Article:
Fatal frontier: temporal and spatial considerations of the Native Mounted Police and colonial violence across Queensland

Wallis, Lynley and Burke, Heather and Barker, Bryce and Cole, Noelene (2021) Fatal frontier: temporal and spatial considerations of the Native Mounted Police and colonial violence across Queensland. In: The Oxford handbook of the archaeology of Indigenous Australia and New Guinea. Oxford Handbooks Online. Oxford University Press, Oxford, United Kingdom, pp. 1-29.


Abstract

Over the past two decades, archaeologists have explored aspects of Indigenous agency to better encompass experiences of cross-cultural contact in colonial Australia. Yet the area of frontier conflict has largely remained the purview of historians, in part because of challenges in identifying such events archaeologically. One alternative means through which to consider frontier conflict is to investigate the material remains of colonial policing forces. This article focuses on the camps of the Native Mounted Police, a paramilitary government force that operated in Queensland from 1849 (before the state was officially established) until the early decades of the twentieth century. During this period, this force variously occupied 174 camp sites across Queensland, spread unevenly across pastoral and biogeographic districts. By mapping known events of frontier conflict (whether they be attacks on Aboriginal or non-Aboriginal people, stock, and/or property) across the state, we demonstrate that the extent and nature of frontier conflict was highly variable spatially and temporally, and was tied into a largely negative feedback loop with the deployment of the Native Mounted Police. Although Native Mounted Police camps did not form a defensive cordon of structures akin to a ‘frontier line’ across Queensland, they demarcated a frontier ‘zone’ that was contested, precarious, and violent. The fact that so many camps were required for such a long period provides clear evidence of the persistent and determined resistance of Aboriginal peoples to the theft of their land and the bloodshed that resulted.


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Item Type: Book Chapter (Commonwealth Reporting Category B)
Refereed: Yes
Item Status: Live Archive
Faculty/School / Institute/Centre: Current - Institute for Resilient Regions - Centre for Heritage and Culture (1 Aug 2018 -)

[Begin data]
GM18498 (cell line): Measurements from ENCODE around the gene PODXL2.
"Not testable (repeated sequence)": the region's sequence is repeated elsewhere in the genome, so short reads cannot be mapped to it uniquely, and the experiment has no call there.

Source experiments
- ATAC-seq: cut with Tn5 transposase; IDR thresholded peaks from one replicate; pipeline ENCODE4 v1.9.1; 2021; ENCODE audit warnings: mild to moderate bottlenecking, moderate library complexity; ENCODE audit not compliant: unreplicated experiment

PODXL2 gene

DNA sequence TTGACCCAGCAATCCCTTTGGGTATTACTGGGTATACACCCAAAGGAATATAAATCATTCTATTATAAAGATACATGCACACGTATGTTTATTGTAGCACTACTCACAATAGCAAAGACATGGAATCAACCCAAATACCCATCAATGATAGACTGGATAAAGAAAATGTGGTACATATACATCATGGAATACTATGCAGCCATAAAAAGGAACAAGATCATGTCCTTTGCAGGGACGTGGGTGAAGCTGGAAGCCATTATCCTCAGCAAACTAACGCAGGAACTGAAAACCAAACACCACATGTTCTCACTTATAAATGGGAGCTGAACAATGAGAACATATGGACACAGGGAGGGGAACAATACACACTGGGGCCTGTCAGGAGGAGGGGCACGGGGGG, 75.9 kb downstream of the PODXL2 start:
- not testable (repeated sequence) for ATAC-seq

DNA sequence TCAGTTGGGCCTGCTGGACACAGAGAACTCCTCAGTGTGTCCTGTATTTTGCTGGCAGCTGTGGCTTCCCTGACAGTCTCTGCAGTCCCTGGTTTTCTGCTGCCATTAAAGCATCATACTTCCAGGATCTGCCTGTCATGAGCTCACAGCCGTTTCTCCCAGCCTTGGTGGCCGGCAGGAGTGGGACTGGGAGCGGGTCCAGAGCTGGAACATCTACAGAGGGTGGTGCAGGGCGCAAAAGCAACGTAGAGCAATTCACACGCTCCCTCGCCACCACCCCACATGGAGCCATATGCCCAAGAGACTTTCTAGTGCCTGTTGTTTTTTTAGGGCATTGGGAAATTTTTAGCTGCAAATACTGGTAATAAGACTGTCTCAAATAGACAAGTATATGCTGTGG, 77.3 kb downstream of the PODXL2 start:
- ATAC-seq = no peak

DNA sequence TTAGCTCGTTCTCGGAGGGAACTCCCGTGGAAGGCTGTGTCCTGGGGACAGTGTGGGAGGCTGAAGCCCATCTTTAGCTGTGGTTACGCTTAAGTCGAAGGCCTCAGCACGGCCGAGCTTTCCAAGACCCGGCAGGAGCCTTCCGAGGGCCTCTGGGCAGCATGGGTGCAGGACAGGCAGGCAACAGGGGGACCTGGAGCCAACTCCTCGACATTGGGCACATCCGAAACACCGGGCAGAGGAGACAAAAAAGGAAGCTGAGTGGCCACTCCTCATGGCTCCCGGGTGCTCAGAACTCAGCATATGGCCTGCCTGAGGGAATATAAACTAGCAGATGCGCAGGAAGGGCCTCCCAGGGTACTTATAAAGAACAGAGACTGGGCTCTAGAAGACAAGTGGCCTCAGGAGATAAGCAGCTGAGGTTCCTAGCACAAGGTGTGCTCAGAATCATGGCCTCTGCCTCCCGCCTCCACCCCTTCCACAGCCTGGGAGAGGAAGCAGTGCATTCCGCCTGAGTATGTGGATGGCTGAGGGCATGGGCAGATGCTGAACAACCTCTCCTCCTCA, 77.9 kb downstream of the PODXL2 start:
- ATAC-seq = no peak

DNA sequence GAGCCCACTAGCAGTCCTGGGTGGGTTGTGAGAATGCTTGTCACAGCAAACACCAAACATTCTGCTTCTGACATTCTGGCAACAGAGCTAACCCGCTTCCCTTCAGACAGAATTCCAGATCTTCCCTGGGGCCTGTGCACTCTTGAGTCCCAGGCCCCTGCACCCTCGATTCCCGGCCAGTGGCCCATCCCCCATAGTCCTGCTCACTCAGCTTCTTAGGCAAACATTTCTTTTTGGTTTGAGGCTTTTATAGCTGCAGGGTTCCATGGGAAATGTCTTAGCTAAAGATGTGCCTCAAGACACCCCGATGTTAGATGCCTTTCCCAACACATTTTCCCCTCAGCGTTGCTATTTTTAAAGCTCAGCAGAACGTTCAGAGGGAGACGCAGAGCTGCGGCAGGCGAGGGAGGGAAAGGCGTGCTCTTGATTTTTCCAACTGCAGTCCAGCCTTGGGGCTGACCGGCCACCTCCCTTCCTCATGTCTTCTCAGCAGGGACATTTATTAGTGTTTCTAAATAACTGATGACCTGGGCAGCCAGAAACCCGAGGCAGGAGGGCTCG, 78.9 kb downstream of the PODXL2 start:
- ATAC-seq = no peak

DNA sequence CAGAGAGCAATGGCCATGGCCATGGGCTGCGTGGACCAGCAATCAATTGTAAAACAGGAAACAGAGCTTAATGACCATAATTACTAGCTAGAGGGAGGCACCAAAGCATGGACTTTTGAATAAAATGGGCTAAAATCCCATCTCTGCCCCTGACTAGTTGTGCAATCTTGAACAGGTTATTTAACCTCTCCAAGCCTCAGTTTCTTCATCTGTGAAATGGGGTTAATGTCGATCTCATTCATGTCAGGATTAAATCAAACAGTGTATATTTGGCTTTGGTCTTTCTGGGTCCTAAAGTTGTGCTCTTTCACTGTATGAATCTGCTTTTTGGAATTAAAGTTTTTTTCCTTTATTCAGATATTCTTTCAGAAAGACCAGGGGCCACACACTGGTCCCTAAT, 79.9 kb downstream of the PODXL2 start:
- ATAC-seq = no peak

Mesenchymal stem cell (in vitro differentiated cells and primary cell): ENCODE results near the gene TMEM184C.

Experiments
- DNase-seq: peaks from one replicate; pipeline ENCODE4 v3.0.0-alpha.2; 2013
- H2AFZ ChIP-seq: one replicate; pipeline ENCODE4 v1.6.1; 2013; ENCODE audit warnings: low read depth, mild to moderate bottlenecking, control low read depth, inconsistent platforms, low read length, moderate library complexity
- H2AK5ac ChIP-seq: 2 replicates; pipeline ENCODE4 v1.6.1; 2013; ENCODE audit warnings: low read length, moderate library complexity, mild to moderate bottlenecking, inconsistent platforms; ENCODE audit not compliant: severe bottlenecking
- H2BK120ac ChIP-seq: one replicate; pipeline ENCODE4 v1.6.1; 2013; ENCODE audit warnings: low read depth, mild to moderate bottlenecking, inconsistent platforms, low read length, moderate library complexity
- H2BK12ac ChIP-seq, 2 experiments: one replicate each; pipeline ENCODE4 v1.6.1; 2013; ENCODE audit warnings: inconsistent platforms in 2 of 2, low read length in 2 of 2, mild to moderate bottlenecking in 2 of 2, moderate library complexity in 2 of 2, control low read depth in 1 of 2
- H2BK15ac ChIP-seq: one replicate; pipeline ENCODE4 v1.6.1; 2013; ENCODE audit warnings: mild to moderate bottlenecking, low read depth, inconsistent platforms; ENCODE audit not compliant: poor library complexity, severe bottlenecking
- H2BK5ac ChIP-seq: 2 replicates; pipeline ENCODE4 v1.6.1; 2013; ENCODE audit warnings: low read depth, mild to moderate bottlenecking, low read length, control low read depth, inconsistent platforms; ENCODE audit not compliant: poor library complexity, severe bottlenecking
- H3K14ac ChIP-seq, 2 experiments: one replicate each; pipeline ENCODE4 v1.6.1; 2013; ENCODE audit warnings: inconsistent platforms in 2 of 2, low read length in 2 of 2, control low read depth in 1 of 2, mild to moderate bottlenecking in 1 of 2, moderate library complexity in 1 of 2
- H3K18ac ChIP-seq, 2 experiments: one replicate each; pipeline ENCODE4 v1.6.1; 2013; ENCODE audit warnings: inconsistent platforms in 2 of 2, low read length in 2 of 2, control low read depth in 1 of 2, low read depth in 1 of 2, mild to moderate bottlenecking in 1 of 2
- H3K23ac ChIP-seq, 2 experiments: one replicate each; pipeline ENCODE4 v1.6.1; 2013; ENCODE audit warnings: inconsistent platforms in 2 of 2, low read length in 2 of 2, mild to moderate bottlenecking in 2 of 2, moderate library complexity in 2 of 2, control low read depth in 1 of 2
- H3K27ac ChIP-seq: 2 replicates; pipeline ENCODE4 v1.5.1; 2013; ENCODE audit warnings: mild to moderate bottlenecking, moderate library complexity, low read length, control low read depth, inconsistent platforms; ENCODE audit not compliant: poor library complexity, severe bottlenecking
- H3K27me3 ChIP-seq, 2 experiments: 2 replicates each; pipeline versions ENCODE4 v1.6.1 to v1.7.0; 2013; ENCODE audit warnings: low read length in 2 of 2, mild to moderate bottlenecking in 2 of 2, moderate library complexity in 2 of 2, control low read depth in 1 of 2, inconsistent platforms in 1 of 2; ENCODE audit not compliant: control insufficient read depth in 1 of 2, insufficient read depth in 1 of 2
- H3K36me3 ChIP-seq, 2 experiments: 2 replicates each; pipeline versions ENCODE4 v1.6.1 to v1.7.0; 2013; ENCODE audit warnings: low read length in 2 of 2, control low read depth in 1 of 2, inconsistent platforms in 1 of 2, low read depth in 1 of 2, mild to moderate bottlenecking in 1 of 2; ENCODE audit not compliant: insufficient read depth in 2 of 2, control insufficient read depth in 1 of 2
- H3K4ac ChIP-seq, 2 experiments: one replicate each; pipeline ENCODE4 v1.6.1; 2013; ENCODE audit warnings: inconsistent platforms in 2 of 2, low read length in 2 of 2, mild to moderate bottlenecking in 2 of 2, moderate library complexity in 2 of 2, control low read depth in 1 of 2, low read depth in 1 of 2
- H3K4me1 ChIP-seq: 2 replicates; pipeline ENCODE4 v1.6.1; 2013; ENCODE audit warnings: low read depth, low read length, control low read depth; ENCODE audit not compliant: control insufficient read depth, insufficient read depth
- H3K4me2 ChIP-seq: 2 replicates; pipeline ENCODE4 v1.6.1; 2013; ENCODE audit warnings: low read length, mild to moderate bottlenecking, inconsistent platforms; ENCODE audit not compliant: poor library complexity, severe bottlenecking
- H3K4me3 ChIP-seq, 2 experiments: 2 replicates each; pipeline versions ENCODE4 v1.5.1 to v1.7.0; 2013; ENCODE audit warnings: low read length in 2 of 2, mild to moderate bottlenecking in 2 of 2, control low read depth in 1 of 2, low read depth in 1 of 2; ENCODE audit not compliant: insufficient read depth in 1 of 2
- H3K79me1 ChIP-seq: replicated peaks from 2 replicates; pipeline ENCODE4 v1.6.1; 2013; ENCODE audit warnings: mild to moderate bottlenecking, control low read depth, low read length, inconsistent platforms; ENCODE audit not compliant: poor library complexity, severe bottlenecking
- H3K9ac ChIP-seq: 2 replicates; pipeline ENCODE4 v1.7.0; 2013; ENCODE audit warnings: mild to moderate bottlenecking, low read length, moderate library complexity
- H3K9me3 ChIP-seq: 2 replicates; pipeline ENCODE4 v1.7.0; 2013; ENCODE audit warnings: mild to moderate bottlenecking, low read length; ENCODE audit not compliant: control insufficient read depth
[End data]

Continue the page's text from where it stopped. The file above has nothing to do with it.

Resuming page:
Faculty/School / Institute/Centre: Current - Faculty of Business, Education, Law and Arts - School of Humanities and Communication (1 Mar 2019 -)
Date Deposited: 17 Feb 2021 02:21
Last Modified: 17 Feb 2021 02:21
Uncontrolled Keywords: frontier conflict, historical archaeology, cross-cultural, Queensland, Aboriginal peoples
Fields of Research (2008): 21 History and Archaeology > 2101 Archaeology > 210108 Historical Archaeology (incl. Industrial Archaeology)
21 History and Archaeology > 2101 Archaeology > 210101 Aboriginal and Torres Strait Islander Archaeology
21 History and Archaeology > 2103 Historical Studies > 210301 Aboriginal and Torres Strait Islander History
16 Studies in Human Society > 1699 Other Studies in Human Society > 169902 Studies of Aboriginal and Torres Strait Islander Society
Fields of Research (2020): 43 HISTORY, HERITAGE AND ARCHAEOLOGY > 4303 Historical studies > 430302 Australian history
43 HISTORY, HERITAGE AND ARCHAEOLOGY > 4301 Archaeology > 430107 Historical archaeology (incl. industrial archaeology)
Socio-Economic Objectives (2008): C Society > 95 Cultural Understanding > 9503 Heritage > 950399 Heritage not elsewhere classified
C Society > 95 Cultural Understanding > 9505 Understanding Past Societies > 950503 Understanding Australia's Past
E Expanding Knowledge > 97 Expanding Knowledge > 970121 Expanding Knowledge in History and Archaeology
Socio-Economic Objectives (2020): 28 EXPANDING KNOWLEDGE > 2801 Expanding knowledge > 280123 Expanding knowledge in human society
28 EXPANDING KNOWLEDGE > 2801 Expanding knowledge > 280113 Expanding knowledge in history, heritage and archaeology
21 INDIGENOUS > 2104 Aboriginal and Torres Strait Islander heritage and culture > 210499 Aboriginal and Torres Strait Islander heritage and culture not elsewhere classified
13 CULTURE AND SOCIETY > 1307 Understanding past societies > 130703 Understanding Australia’s past
28 EXPANDING KNOWLEDGE > 2801 Expanding knowledge > 280114 Expanding knowledge in Indigenous studies
Funding Details:
Identification Number or DOI: https://doi.org/10.1093/oxfordhb/9780190095611.013.4
URI: http://eprints.usq.edu.au/id/eprint/41374

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